KCO Concert in June 2005
|Mendelssohn||Overture to 'Son and Stranger'|
|Beethoven||Piano Concerto No 5 in Eb (soloist Samantha Ward)|
|Kodaly||Summer Evening: A Tone Poem for Orchestra|
|Cherubini||Symphony in D Major|
This concert featured the 22 year old Pianist, Samantha Ward in Beethoven's Piano Concerto No.5 in Eb, the "Emperor".
Samantha made her concerto debut in 2000 as a result of winning the Chetham's concerto auditions, and she has since been offered concerto appearances with several orchestras around the UK. She has given recitals in venues such as Manchester's Bridgewater Hall, St David's Hall, Cardiff and St James Church Piccadilly, London. She has appeared on HTV Wales, S4C and Granada television, as well as on Classic FM Radio and in the Classical Music Magazine in January 2003.
Samantha was a prize winner in the finals of the Texaco Young Musician of Wales Competition and the Oxford Music Festival, and recently, she won both the John Ireland Piano Award at the Guildhall School of Music and the Making Music Award for Young Concert Artists. A review of a concert she gave in St Catherine's College, Oxford University, 2004, said, 'Samantha Ward is a pianist of outstanding quality.'
The concerto was followed by Kodaly's tone poem Summer Evening. Although there is no specific programme to this piece, Kodaly said, 'it was conceived on some summer evenings, amidst harvested cornfields, by the ripples of the Adriatic'. This is a wonderfully atmospheric work and it is steeped in the tradition of Hungarian folk music.
These two pieces were framed by two less well-known works - the rarely performed overture to Mendelssohn's only operetta Heimkehr aus der Fremde(Son and Stranger) and Cherubini's lively Symphony in D major that was commissioned by the Royal Philharmonic Society in 1815. 2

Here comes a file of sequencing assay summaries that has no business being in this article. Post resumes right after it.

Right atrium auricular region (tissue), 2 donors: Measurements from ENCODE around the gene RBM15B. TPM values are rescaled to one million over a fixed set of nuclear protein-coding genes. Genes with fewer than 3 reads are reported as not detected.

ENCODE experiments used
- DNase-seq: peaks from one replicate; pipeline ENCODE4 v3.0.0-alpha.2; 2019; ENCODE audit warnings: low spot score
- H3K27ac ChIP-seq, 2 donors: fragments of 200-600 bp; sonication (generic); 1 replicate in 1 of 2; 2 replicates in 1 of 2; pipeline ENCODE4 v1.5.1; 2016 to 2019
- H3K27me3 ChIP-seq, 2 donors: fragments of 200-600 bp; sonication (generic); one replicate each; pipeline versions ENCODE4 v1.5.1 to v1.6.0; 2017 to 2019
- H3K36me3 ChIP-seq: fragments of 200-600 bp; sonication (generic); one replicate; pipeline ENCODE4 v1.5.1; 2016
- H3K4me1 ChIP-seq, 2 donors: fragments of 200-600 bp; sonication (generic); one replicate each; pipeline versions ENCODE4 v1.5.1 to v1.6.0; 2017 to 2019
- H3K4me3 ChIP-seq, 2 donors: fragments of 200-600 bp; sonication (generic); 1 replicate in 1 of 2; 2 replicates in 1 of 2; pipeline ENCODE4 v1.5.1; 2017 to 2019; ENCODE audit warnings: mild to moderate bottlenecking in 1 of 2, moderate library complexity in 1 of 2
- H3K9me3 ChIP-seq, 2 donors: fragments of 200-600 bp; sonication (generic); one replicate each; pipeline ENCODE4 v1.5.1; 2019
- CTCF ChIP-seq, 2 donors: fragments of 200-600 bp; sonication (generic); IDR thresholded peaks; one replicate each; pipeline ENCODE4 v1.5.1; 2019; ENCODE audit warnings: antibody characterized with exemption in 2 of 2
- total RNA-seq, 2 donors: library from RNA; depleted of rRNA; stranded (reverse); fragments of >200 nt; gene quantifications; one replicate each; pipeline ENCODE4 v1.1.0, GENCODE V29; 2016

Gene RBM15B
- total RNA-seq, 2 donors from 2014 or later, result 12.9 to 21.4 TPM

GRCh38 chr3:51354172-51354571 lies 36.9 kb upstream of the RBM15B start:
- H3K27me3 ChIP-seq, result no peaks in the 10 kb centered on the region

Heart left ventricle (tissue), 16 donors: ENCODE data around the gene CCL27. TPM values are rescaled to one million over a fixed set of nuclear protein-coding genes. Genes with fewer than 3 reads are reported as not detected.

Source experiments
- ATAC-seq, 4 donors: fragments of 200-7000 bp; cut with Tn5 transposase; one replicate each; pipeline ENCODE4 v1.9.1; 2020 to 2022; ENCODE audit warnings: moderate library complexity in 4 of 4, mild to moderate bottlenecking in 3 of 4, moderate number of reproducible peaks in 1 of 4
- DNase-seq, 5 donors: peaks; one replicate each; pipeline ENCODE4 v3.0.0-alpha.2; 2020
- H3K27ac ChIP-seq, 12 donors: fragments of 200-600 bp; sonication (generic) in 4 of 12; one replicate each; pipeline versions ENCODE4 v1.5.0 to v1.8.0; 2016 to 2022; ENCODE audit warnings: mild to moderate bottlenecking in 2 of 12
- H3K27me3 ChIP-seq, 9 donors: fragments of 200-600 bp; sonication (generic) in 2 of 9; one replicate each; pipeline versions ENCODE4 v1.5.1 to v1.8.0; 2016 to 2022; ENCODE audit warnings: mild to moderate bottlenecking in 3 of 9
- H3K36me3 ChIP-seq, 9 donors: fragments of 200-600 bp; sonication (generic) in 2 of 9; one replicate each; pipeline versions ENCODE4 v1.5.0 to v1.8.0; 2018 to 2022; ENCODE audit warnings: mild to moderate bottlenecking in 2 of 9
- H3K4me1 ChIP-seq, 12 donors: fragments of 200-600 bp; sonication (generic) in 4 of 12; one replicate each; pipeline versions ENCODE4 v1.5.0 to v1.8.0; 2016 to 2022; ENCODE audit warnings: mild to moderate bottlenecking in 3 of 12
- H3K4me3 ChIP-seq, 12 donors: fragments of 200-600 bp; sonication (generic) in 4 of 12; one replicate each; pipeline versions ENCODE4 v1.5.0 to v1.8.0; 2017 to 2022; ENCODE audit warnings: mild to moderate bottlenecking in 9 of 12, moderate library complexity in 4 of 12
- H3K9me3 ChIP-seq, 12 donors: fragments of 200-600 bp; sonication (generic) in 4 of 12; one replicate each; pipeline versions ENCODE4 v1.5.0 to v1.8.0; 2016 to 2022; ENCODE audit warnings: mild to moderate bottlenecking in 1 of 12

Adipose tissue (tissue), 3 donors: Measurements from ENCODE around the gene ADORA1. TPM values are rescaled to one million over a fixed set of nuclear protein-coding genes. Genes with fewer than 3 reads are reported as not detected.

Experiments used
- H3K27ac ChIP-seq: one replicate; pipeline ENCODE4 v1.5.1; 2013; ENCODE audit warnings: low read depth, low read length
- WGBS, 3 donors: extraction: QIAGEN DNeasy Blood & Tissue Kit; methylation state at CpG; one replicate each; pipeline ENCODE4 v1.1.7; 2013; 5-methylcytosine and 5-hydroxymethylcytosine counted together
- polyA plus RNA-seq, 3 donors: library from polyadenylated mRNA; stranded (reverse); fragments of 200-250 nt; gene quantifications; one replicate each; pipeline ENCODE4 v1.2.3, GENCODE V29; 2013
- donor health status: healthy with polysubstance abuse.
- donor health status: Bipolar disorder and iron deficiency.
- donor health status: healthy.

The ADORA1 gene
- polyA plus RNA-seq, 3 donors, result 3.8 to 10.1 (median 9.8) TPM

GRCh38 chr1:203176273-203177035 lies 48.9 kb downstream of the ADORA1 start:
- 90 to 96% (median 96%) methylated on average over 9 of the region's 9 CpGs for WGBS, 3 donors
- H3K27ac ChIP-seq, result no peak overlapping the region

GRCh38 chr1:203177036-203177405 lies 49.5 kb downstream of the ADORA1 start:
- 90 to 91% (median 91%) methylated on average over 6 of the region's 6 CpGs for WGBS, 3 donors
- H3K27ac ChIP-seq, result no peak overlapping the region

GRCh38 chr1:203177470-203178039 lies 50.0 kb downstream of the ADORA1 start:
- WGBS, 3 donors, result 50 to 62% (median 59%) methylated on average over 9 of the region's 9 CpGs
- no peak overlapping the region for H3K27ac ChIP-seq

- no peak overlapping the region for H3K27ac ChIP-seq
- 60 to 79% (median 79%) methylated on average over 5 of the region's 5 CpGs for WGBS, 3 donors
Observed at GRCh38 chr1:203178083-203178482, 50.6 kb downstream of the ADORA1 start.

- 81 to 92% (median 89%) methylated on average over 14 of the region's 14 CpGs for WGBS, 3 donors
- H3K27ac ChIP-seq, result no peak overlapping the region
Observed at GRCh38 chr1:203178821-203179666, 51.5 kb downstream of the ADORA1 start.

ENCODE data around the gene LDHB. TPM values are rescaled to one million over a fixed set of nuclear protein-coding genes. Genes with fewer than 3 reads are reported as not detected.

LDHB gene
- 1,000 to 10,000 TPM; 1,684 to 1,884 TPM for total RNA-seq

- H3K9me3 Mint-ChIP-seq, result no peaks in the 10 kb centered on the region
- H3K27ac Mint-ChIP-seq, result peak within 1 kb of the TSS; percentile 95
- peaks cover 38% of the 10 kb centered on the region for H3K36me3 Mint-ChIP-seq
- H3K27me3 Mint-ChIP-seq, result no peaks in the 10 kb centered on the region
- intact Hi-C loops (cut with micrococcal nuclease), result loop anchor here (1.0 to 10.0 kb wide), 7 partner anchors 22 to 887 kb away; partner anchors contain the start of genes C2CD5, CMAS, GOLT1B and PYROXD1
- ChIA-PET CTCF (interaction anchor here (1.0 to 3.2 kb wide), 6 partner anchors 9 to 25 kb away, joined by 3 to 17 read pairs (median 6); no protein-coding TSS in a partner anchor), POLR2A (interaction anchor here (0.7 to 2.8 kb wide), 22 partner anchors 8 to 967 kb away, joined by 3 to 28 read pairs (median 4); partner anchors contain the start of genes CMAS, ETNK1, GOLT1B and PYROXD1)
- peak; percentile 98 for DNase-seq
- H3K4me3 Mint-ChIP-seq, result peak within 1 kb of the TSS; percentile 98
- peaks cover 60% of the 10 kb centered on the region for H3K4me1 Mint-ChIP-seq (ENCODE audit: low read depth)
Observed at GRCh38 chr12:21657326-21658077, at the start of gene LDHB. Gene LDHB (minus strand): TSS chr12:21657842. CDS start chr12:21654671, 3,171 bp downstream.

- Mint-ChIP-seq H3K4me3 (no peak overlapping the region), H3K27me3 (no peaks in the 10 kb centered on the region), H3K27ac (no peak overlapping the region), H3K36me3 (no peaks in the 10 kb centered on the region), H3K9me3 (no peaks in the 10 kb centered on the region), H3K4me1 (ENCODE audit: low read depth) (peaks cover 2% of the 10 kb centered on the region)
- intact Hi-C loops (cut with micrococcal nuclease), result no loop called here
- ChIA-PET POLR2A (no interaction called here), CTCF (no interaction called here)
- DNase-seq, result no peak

The following review appeared in the Surrey Comet on 29 June 2005.
The latest concert by Kingston Chamber Orchestra had all the ingredients for a pleasing performance, writes Jim Addington. The audience at Kingston Parish Church were treated to wide-ranging pieces, some lesser-known, by famous composers.
It was 23-year-old Samantha Ward who shone as she performed Beethoven's fifth which was the main piece of the night. Being led by their permanent conductor, Andy Meyers, the KCO began with Mendelssohn's overture to his opera 'Heimkehr aus der fremde', a rarely played piece which he composed when he was 20.
Beethoven's fifth presents a daunting task for both the soloist and the orchestra because it is so well known. A highly dramatic work, there are many parts where the pianist has to carry the themes alone, requiring considerable dexterity. It was a task Samantha Ward carried out to perfection, producing a sound fully in the Beethoven tradition and in fine co-ordination with the conductor. It was easy to see how, at such a tender age, she has achieved so many prizes in competitions in many parts of Britain.
Next came 'Summer Evening', a tone poem by the Hungarian composer Zoltan Kodaly. This provided a complete change of tone, with the woodwinds carrying the emotional message.
The final piece was Cherubini's D Major Symphony which provides echoes of the Franco-British war. Resident in France in 1815, he visited Britain just before the battle of Waterloo, to fulfil a composing engagement for the Royal Philharmonic Society. This symphony was one of the works completed just one week before its performance and was notable for its rhythmic and lyrical style in which the flute played an important part.
All of the orchestra produced a full and satisfying sound and this was a performance worthy of many professional orchestras.